xi's moments
Home | China-US

WeChat ban stirs Chinese American anger toward Trump

By LIA ZHU in San Francisco | China Daily Global | Updated: 2020-10-29 23:53

FILE PHOTO: The messenger app WeChat is seen next to its logo in this illustration picture taken August 7, 2020. [Photo/Agencies]

For Sharon, the Trump administration's attempt to ban WeChat was the last straw that pushed her to abandon President Donald Trump in the upcoming presidential election.

The mother of three in the Bay Area participated in efforts organized through WeChat to support Trump four years ago. The Chinese social networking app has been the major platform for Trump's Chinese American base.

Two months ago, Trump issued an order to ban the entire app in the US as part of his anti-China strategy. A federal judge has blocked the ban twice. The government's latest attempt to ban WeChat was denied by the US Court of Appeals for the Ninth Circuit on Monday.

"This election is very important," said Sharon, an immigrant of Chinese background who preferred to be identified by her first name only. She works at home as an online sales representative, so WeChat is not only a way to connect with family overseas, but also is a way to reach potential customers in China.

WeChat has roughly 19 million daily active users in the US, most of them of Chinese descent; they rely on the app for communications, doing business and even worship, according to the nonprofit US WeChat Users Alliance.

For Elaine Peng, a Bay Area-based mental health advocate and educator, WeChat is also an indispensable platform to host lectures and support groups for those fighting mental health problems.

In the past seven years, she has gradually built up two WeChat groups of more than 500 people. "If the ban did go through, we would lose contacts of those service recipients and it would be impossible to put them back together," said Peng, president and CEO of the Mental Health Association for Chinese Communities.

Peng said that the WeChat ban also has worsened the emotional state of her service recipients, who view the support groups as a haven and hope, especially in a time of rising racism against Asian people.

"We are seeing a lot of racially biased rhetoric coming from top government officials, including President Trump himself," she said. "He uses the rhetoric, like 'China virus' and 'kung flu', to demonize Chinese and fuel racist violence against our community."

Peng joined the US WeChat Users Alliance to sue the Trump administration over the executive order banning WeChat. The order was blocked by a federal judge in San Francisco last month due to "serious questions" about users' First Amendment rights. The same judge on Oct 23 denied the second attempt to ban the app, maintaining that the court's assessment of the case is unchanged.

The appellate court judges on Monday unanimously decided that the government has "not demonstrated that they will suffer an imminent, irreparable injury during the pendency of this appeal".

Since the US WeChat Users Alliance filed the suit in August, the organization has received wide support from Chinese Americans. It has raised more than $1 million by Oct 17 and stopped receiving further donations.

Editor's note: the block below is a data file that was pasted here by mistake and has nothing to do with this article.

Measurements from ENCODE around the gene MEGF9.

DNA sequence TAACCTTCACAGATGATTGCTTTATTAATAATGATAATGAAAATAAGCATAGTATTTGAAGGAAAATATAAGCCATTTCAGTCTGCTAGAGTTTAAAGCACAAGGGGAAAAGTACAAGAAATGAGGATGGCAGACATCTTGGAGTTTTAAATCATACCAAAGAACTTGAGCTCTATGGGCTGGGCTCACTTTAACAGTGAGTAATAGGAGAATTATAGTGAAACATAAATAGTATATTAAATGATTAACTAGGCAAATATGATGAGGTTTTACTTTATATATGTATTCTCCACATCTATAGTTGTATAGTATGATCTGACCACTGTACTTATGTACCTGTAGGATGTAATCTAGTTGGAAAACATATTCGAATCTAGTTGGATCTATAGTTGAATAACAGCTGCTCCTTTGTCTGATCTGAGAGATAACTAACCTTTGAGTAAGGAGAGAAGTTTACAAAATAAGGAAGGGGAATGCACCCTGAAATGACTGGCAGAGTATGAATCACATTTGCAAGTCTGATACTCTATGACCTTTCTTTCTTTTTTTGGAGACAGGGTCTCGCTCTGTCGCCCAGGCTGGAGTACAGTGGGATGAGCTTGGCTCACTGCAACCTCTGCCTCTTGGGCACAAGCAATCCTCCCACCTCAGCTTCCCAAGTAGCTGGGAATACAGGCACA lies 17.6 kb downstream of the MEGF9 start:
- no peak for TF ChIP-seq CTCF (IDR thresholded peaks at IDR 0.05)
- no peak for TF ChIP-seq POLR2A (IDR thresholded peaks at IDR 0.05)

"The ruling is an important victory for us and all WeChat users in the US. But we know it's not the end because the government will appeal the ruling to the Supreme Court, and the racism that has been stirred up will not go away easily," said Peng.

To raise the awareness of anti-Asian racism and turn out community members to vote, Peng has organized volunteers to hand out flyers and hosted virtual conferences inviting elected officials and activists.

The WeChat ban is a turning point for many Chinese Americans who were previously Trump supporters or not politically motivated, she said.

Compared with previous elections, Asian Americans are highly motivated this year. A recent Asian-American Voter Survey by AAPI Data, a publisher of demographic data and policy research, showed that 67 percent of Chinese American respondents indicate they have an unfavorable opinion of Trump. Chinese Americans also are the group that has the lowest favorability rating for him, the survey showed.

"Millions of Chinese in the United States use WeChat regularly, and by cutting WeChat it would effectively cut off communications of Chinese with their families," said Russell Jeung, chair and professor of Asian-American Studies at San Francisco State University.

At a recent webinar, he cited the WeChat ban as an example of the Trump administration's anti-China policies, noting that the approach has negatively affected the Asian American community.

Asian Americans are the group that has experienced the most mental health distress because of COVID-19, said Jeung. He recently conducted a survey on 990 young people to understand the impact of racial bias incidents and found 80 percent of the respondents angry about it. "Our Asian American youth who experienced racism are more fearful and more anxious," he said.

Though the WeChat ban has been temporarily blocked by courts, Jeung stressed the anti-China trend employed by the Republican Party that "is passing resolutions that symbolically blame China for the early onset of COVID-19" and "voted against support of Asian Americans during this crisis".

"Vote against people who employ rhetoric that's inflammatory, and instead vote for those who promote anti-racism, civility and respect," he told the Asian community members.

Global Edition
Copyright 1995 - . All rights reserved. The content (including but not limited to text, photo, multimedia information, etc) published in this site belongs to China Daily Information Co (CDIC). Without written authorization from CDIC, such content shall not be republished or used in any form. Note: Browsers with 1024*768 or higher resolution are suggested for this site.
License for publishing multimedia online 0108263

Registration Number: 130349